Islets of Hope Is diabetes a disability? What civil rights laws protect diabetics?
Written by Lahle Wolfe
Source: Publication PA-04-2006; Revised 12/06; Published by Islets of Hope, Diabetes and civil rights law: "An overview of your legal right to equal access to programs, benefits, opportunity, accommodations, education, and employment" Read full publication (.pdf)
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Diabetes and Civil Rights Laws
Definition of physical and mental impairments
“Impairment” under the Americans with Disabilities Act (ADA) is defined as a having physiological or mental disorder.
Neither the statute nor the regulations of ADA or The Rehabilitation Act list all diseases or conditions specifically mentioned under "physical or mental impairments." This does not mean that something not listed is not covered. It would be impossible to provide a comprehensive list, given the variety of possible impairments and so both the ADA and The Rehabilitation Act use the “three prongs” to define a disability.
Note 1: Diabetes is a permanent, incurable disease of the endocrine system that requires major lifestyle changes, medical interventions, and limitations. Diabetes may be considered an impairment under both ADA and The Rehabilitation Act based on the definition of “physical impairment” even though it is not specifically mentioned.
What is not considered an impairment?
Anti-discrimination laws have been amended several times to help clarify what and who is covered. The following are examples of things that are not considered impairments and therefore, would not be considered a disability:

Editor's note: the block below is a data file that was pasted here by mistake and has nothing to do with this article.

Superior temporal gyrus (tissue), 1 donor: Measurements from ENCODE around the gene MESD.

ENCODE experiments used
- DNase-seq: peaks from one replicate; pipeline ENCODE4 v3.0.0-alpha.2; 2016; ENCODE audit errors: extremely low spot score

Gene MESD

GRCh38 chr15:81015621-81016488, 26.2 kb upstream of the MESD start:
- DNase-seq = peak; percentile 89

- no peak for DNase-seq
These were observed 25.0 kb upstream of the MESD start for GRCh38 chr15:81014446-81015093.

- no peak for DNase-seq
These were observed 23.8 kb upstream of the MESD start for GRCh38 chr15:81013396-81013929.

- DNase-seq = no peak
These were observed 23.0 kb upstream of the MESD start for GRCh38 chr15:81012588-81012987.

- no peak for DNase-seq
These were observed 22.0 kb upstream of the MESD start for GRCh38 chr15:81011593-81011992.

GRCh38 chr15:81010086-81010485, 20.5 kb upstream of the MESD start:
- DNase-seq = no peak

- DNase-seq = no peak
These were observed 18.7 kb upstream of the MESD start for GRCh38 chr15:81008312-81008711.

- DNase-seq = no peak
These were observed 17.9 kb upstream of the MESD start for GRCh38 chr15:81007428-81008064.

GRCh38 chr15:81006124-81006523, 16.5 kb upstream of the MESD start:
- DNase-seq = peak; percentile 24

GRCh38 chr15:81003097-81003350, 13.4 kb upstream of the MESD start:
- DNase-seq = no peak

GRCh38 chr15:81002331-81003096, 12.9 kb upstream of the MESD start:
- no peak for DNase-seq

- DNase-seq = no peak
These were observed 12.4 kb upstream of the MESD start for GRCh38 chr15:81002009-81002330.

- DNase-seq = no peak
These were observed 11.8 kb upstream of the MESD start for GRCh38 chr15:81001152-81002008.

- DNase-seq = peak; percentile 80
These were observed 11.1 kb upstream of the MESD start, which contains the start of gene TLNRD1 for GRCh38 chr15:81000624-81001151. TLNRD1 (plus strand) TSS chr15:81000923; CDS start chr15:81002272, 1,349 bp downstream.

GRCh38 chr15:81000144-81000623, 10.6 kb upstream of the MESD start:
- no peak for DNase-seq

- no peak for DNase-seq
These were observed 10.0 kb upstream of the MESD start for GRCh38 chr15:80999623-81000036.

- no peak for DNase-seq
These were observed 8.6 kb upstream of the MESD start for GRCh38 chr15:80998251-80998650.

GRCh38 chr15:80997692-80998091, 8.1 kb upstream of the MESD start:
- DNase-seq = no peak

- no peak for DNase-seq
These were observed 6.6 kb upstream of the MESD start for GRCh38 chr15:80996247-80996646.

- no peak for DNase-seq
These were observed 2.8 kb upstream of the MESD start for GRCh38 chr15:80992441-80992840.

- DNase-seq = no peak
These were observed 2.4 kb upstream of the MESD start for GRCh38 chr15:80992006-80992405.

Sometimes, understanding the law can be tricky. For example, a person who cannot read due to lack of education or inability to speak English would not be considered disabled. But a person who could not read because they have dyslexia could be considered disabled under ADA because dyslexia is an impairment.
Depression is not considered an impairment unless it is a result of another documented impairment such as a mental disorder. Stress is not considered a disability either. However, if a person has been diagnosed by a psychiatrist as having an identifiable stress disorder, it may be considered a disability because the stress disorder itself may be an impairment.
Having a contagious disease may be considered an impairment. The Supreme Court has already ruled that an individual with tuberculosis which affected her respiratory system had an impairment under Section 504 of the Rehabilitation Act [U.S. Supreme Court in School Board of Nassau County v. Arline. 480 U.S. 273, reh_g denied, 481 U.S. 1024 (1987), on remand, 692 F. Supp. 1286 (M.D.Fla. 1988)].
This important Supreme Court decision not only affects persons with contagious disease (i.e., persons with Human Immunodeficiency Virus (HIV) are considered to have an impairment) the wording also affects persons with non-contagious disease like diabetes.
Page Updated 08/15/2007